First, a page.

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The Student News Site of The Bishop's School

The Tower

The Student News Site of The Bishop's School

The Tower

The Student News Site of The Bishop's School

The Tower

It Started With It Ends With Us

What makes Colleen Hoover so famous and so polarizing
Colleen Hoover Books are so popular that people will buy stickers of her books! Above is an example of Etsy Seller MasonMade2015 who sells these stickers.

In 2020, many teens ran out of TikToks to watch and TV shows to binge, turning instead to what their parents had been begging them to do for years — read. Very few turned to the classics and rather trashy, quick, easy-to-read romance novels gained popularity. Colleen Hoover quickly became the most famous author amongst them. 

Hoover’s books have an inexplicable magnetism to them. Many would credit the almost unimaginable storylines, dynamic characters, and variety of tropes. 

Some students, like Laine Jeffrey (‘25), are most drawn in by her “storylines” and the ways she has composed them. “Even after reading many different authors, Colleen Hoover is still my favorite,” she said. Alex Ozarski (‘24) agreed with this, and said “I like her books because she’s the only author I’ve ever read that makes me forget I’m reading and keeps me in the story.” Lily Gover (‘24) added, “They’re the kind of books that just keep you going and you don’t want to put it down.”

Hoover’s most famous book quickly became It Ends With Us, which was published in February of 2016. The book revolves around Lily Bloom and her toxic neurosurgeon boyfriend Ryle Kincaid. When her high school boyfriend Atlas Corrigan shows up, he changes the dynamic of Ryle and Lily’s relationship. The book was so popular that people posted themselves crying on TikTok over the ending, and the book sold over 4 million copies

Hoover has sold over 20 million copies of her books, including Verity, Reminders of Him, Ugly Love, Without Merit, It Starts With Us, and November 9 – more than Dr. Seuss ever sold and more than the number of Bible copies sold in 2022, according to News24. By the end of 2022, Hoover held six books out of the top ten in the New York Times bestseller paperback list. Her influence has been so dynamic that she made it to the Time Top 100 Most Influential People list in April 2023.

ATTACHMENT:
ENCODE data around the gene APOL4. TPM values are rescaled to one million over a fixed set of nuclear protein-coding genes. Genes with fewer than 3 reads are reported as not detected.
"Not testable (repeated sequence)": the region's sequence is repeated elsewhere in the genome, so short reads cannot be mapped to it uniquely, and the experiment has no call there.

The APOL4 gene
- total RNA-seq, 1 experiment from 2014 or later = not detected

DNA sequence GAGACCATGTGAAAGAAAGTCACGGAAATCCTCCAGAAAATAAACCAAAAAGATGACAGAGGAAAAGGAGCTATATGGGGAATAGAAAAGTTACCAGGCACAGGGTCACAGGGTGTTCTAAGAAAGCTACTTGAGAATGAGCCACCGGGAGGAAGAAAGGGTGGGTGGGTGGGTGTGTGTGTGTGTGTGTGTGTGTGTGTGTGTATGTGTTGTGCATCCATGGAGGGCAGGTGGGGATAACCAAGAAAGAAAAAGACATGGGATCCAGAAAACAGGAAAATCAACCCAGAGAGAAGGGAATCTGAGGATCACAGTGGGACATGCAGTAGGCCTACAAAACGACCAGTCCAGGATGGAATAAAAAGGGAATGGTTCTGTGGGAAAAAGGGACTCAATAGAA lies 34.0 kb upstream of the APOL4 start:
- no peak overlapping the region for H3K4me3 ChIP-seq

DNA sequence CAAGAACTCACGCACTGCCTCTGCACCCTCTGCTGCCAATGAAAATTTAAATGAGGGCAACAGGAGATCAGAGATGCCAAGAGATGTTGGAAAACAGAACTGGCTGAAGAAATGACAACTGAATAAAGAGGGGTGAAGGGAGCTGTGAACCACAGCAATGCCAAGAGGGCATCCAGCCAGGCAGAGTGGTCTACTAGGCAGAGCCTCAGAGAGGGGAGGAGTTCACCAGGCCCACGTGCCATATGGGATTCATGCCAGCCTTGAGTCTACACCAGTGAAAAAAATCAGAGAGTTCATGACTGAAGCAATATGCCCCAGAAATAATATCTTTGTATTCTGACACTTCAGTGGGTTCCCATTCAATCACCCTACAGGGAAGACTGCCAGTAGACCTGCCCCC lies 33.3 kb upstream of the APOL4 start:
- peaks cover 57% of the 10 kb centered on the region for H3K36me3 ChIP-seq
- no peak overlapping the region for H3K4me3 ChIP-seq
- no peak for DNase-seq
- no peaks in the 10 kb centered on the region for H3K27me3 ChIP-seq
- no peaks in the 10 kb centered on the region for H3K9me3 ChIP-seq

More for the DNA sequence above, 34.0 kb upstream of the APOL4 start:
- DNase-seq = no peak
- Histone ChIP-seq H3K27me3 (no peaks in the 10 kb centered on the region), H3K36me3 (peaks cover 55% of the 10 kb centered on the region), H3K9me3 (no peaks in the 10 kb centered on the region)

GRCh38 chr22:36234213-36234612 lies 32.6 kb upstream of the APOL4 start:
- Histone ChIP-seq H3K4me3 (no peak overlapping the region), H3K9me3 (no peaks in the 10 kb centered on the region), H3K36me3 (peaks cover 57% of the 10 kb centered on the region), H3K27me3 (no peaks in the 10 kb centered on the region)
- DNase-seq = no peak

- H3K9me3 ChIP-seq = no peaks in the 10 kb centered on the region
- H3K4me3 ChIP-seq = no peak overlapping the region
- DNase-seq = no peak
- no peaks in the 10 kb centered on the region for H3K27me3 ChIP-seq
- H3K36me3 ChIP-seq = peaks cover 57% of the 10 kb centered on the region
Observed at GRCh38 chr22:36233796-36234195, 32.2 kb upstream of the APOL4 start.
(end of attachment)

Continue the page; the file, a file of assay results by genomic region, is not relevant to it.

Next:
Hoover’s success can’t just be credited to her writing; social media has played a large role. The hashtags #ColleenHoover, #ColleenHooverBooks, and #CoHo have over 2 billion views combined on TikTok. Not only that, Hoover is known for regularly interacting with fans on social media and using it as a marketing tool for her books. In a recent photo that she posted on June 17 giving a sneak peek to fans of her new book, she replied to many fans’ comments. Although her comments varied in length, many were made as an attempt to start a conversation around her new book. By using social media, Hoover can promote her books and keep readers coming back for more. 

Hoover writes primarily about love and the different ways two people can fall in or out of love. 

Her stories are of love so damaged and fragile that it feels like it’s always about to explode. Her books also touch on topics that many other fictional authors shy away from when writing a romance novel — abuse, sexual assault, and violent death. However, for many people, her stories encompass the non-glamorous side of human experiences with love. One user from TikTok commented, “As someone who is a victim of [domestic violence] I love her books.” They continued, “I think they’re real.”